If I took meds, it would be one of the Seratonin Reuptake Inhibitors, like Prozac or Zoloft or smth like that.
post #7 of 14
SSRI's aren't contraindicated for nursing mothers. i take Paxil, and i know another nursing mom who takes Wellbutrin, and my midwife said i could also take Zoloft if i wanted to switch. i took paxil through my pregnancy and am still taking it and have been nursing for 15+ months now.
post #8 of 14
*Definitely* get your doctor to look it up in Hale's book. It's called Medications & Mother's Milk: A Manual of Lactational Pharmacology. Most doctors don't have the first foggiest clue when it comes to drugs and breastfeeding!

Your doctor needs to know that many SSRIs are safe for breastfeeding, this is one of the most commonly prescribed classes of drugs in the US today.

Here's a couple references:




If you still feel you need to wean for other reasons, you're still a good mom; the breastfeeding relationship needs to work both ways, and 20 months is an excellent track record!
post #9 of 14
Thread Starter 
Thanks for the links Jane! This is a huge help for me. I am going to talk to the Dr. about taking Zoloft.
post #10 of 14
Great, hang in there and let us know how it goes! Hope to see you in some of the other forums - this is a really great community with a lot of great parents.
post #11 of 14
I'm glad that Jane found some useful info for you and i hope that things work out well for you and your family

See ya around the boards!!
post #12 of 14
Try to find your local LLL leader. They are generally great at phone consultation and who knows, maybe she can hook you up with a carpool to meetings. I am also carless most of the time (one car family- Dh has some nutty obsession with going out making money everyday ) and have found that by pitching in just a little with meetings there are usually several people willing to give me a lift to meetings. Good luck with your babe!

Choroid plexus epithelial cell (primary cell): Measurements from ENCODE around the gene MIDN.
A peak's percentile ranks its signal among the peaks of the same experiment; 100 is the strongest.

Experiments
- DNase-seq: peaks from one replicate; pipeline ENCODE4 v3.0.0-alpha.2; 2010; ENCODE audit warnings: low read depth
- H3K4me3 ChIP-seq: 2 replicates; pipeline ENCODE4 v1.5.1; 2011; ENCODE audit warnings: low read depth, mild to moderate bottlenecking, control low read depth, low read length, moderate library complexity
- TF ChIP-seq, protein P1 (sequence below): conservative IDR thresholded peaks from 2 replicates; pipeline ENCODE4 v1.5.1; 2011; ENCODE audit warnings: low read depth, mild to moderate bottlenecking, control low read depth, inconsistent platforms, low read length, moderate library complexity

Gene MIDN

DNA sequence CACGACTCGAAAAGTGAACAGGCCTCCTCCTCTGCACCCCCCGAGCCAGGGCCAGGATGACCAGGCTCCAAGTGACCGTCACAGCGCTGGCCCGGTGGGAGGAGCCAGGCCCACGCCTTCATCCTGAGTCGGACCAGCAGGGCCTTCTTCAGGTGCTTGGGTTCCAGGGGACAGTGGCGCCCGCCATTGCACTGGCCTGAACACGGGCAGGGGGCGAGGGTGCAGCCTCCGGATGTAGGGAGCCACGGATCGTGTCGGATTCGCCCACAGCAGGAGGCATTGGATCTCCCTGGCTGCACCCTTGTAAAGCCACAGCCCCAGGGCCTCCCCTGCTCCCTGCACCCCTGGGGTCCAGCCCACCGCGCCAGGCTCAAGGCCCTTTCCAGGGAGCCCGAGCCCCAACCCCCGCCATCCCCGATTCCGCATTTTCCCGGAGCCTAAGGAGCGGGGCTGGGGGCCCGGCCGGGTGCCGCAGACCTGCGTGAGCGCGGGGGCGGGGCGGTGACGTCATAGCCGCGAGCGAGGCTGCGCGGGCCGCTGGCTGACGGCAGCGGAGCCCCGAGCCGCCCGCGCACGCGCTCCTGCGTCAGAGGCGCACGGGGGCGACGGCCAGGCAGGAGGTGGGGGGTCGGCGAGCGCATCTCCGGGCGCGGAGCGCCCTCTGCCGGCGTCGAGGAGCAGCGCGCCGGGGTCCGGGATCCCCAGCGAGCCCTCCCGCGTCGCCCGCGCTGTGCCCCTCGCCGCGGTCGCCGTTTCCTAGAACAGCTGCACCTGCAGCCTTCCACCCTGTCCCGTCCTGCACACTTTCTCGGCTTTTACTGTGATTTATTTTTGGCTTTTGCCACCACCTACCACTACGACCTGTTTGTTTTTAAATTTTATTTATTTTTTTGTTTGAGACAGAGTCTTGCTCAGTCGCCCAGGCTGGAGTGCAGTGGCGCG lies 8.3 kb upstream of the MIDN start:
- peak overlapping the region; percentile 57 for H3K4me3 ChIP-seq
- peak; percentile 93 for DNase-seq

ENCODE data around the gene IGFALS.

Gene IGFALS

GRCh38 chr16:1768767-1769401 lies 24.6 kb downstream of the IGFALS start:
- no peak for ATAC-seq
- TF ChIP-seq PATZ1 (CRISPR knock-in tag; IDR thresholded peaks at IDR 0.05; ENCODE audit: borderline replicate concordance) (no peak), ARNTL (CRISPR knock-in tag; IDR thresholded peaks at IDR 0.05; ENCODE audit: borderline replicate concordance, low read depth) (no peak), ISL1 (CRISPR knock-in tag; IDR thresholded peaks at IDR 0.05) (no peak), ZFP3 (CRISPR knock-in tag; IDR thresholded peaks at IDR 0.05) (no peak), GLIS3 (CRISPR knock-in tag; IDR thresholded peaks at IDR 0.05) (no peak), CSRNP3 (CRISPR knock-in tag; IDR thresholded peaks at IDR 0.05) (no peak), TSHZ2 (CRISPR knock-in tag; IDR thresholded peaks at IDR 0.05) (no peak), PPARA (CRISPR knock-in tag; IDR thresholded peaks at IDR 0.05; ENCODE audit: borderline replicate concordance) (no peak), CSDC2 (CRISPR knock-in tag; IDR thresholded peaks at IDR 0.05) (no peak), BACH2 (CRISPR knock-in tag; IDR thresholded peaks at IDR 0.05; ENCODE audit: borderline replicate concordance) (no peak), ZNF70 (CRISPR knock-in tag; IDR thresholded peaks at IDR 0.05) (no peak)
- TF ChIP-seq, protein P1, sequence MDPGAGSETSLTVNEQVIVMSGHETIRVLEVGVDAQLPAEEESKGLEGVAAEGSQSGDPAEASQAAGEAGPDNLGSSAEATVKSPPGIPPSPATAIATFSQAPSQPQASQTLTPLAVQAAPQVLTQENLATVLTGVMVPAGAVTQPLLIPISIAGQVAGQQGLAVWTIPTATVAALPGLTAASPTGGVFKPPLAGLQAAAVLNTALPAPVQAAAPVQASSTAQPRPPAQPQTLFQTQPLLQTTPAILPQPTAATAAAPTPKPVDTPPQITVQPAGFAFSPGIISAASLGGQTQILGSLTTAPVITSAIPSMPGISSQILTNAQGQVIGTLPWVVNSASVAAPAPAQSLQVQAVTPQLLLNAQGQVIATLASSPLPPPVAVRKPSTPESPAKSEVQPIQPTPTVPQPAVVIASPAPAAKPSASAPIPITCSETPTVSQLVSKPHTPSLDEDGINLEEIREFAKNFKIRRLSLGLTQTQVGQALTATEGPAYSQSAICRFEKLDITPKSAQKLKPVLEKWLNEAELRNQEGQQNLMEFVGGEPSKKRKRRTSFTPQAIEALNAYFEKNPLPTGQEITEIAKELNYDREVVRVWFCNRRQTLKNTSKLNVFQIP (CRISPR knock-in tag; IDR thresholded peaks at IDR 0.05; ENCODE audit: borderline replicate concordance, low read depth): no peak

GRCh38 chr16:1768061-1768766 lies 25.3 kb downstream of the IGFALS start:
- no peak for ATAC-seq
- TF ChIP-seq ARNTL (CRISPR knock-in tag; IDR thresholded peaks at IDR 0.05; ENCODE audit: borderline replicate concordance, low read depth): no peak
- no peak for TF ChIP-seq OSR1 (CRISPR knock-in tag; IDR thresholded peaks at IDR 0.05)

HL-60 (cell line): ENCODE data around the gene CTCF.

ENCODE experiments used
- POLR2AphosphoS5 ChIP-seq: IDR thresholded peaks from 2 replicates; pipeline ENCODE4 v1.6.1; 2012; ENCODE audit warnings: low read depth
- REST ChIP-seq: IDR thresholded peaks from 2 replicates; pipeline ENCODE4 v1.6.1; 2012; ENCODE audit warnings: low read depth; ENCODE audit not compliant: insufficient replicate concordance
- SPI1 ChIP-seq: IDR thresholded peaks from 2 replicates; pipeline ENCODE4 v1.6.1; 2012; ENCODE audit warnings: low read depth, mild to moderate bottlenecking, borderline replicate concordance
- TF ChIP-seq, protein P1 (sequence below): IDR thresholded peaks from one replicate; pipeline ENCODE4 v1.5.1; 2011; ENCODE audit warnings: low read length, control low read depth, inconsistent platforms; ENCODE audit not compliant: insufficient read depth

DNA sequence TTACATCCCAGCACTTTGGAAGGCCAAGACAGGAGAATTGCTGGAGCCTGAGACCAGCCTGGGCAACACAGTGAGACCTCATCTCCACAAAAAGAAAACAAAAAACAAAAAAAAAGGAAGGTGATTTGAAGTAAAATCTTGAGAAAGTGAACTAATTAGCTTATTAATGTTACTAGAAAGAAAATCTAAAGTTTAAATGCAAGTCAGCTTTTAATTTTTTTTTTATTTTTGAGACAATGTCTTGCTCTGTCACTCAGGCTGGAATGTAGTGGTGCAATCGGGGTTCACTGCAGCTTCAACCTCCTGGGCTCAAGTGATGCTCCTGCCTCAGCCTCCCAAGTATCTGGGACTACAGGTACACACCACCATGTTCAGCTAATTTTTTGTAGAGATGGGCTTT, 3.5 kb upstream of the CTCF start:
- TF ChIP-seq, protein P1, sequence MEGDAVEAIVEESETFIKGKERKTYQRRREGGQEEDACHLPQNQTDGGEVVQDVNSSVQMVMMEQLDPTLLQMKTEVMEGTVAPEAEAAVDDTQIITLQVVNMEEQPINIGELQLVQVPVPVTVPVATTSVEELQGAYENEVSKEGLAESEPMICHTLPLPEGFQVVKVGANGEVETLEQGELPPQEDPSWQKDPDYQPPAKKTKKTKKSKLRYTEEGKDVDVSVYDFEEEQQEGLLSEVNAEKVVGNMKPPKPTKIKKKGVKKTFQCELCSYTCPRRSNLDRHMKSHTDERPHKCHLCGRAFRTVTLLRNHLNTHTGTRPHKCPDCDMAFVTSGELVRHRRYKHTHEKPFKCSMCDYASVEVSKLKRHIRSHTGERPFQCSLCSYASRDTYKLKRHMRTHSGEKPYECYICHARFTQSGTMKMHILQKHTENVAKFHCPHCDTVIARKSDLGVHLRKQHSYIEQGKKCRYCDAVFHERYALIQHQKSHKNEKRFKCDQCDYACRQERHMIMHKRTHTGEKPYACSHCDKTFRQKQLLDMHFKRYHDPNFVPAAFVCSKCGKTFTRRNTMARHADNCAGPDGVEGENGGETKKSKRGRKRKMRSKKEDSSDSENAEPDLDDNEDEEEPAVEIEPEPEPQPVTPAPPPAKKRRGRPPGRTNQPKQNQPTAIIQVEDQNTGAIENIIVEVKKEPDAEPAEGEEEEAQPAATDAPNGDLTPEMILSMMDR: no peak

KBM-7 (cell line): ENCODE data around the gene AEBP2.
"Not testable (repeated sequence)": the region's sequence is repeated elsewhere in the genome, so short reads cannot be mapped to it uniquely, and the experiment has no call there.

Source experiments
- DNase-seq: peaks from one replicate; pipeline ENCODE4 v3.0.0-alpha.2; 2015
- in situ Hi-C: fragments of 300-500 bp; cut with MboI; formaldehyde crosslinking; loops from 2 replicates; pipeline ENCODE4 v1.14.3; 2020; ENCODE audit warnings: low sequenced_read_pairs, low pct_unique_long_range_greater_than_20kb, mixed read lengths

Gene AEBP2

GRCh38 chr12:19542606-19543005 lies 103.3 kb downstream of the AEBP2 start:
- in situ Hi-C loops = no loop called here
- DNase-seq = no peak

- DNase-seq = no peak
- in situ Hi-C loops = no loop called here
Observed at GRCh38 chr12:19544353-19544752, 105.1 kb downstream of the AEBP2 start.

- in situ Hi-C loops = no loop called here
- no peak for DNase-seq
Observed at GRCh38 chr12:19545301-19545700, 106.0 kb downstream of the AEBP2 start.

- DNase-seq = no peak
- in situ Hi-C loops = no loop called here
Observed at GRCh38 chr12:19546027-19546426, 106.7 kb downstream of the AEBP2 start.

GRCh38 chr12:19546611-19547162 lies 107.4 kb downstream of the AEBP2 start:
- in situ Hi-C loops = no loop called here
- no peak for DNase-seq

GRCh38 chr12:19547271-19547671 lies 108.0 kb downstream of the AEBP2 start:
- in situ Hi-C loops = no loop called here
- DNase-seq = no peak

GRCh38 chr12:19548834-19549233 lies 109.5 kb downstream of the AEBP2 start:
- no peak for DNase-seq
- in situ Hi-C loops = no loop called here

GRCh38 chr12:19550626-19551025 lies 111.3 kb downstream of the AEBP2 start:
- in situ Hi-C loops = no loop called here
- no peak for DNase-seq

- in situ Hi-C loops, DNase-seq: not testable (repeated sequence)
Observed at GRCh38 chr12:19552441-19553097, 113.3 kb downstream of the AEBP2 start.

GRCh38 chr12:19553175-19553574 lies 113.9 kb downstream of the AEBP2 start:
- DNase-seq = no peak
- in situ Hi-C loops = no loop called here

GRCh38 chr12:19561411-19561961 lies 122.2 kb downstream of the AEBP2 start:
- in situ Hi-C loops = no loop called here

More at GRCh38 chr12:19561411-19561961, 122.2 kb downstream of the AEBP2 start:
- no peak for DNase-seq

post #13 of 14
Another awesome resource for drugs in pregnancy and nursing is www.motherisk.org

A wonderful organisation based in Toronto, you can call their phone number and get info on general classes of drugs that are safe in pregnancy or nursing. If you need more help, they'll call you back.

Don't stop nursing if you don't need to. It's just not necessary and probably makes you feel good as a mother. I know I did when I was out with a back problem. There are alternatives to weaning unneccesarily when it comes to taking drugs.

Oh, and I second all the other advice: take care of yourself first. You'll be a better mother and a happier person for it. It's great that you're able to openly admit that you have a problem and seek help. That's really the first step to recovery.
post #14 of 14
If you do end up taking an SSRI do a search on the internet about that particular drug and breastfeeding. Paxil in particular has been the focus of several recent studies that show that "insignificant" amounts are present in the breastmilk and it is safe to take while breastfeeding. Do what is best for you. You will be your best as a mom if you take care of your needs also. It is a tough balance.